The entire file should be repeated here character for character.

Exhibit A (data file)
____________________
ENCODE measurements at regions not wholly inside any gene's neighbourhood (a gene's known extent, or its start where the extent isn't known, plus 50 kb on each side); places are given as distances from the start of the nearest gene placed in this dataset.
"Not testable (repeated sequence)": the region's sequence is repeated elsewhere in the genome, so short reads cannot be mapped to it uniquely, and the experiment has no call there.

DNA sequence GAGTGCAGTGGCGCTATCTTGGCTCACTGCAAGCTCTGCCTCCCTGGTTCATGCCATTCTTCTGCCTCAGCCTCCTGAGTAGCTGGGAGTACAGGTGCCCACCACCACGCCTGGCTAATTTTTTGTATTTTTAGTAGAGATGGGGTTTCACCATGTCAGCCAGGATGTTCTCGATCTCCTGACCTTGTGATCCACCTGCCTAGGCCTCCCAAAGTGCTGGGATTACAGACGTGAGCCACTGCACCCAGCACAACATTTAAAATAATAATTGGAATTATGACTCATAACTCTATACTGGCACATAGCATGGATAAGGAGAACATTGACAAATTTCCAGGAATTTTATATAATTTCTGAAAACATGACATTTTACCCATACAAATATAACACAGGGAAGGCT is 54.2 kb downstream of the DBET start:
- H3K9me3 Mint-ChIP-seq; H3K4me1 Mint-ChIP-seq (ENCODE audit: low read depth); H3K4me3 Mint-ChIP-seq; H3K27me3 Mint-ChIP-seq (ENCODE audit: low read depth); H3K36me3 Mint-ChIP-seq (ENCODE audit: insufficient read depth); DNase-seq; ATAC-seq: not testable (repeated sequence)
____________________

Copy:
ENCODE measurements at regions not wholly inside any gene's neighbourhood (a gene's known extent, or its start where the extent isn't known, plus 50 kb on each side); places are given as distances from the start of the nearest gene placed in this dataset.
"Not testable (repeated sequence)": the region's sequence is repeated elsewhere in the genome, so short reads cannot be mapped to it uniquely, and the experiment has no call there.

DNA sequence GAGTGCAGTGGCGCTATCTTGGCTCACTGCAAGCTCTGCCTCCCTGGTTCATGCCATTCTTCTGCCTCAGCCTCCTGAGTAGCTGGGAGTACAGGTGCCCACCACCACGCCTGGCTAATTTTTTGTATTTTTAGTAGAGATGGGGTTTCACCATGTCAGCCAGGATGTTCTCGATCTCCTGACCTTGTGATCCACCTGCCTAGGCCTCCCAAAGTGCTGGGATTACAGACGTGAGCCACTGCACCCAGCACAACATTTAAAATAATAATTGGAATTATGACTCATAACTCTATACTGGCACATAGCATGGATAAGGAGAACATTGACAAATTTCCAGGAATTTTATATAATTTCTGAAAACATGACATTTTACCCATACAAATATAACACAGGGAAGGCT is 54.2 kb downstream of the DBET start:
- H3K9me3 Mint-ChIP-seq; H3K4me1 Mint-ChIP-seq (ENCODE audit: low read depth); H3K4me3 Mint-ChIP-seq; H3K27me3 Mint-ChIP-seq (ENCODE audit: low read depth); H3K36me3 Mint-ChIP-seq (ENCODE audit: insufficient read depth); DNase-seq; ATAC-seq: not testable (repeated sequence)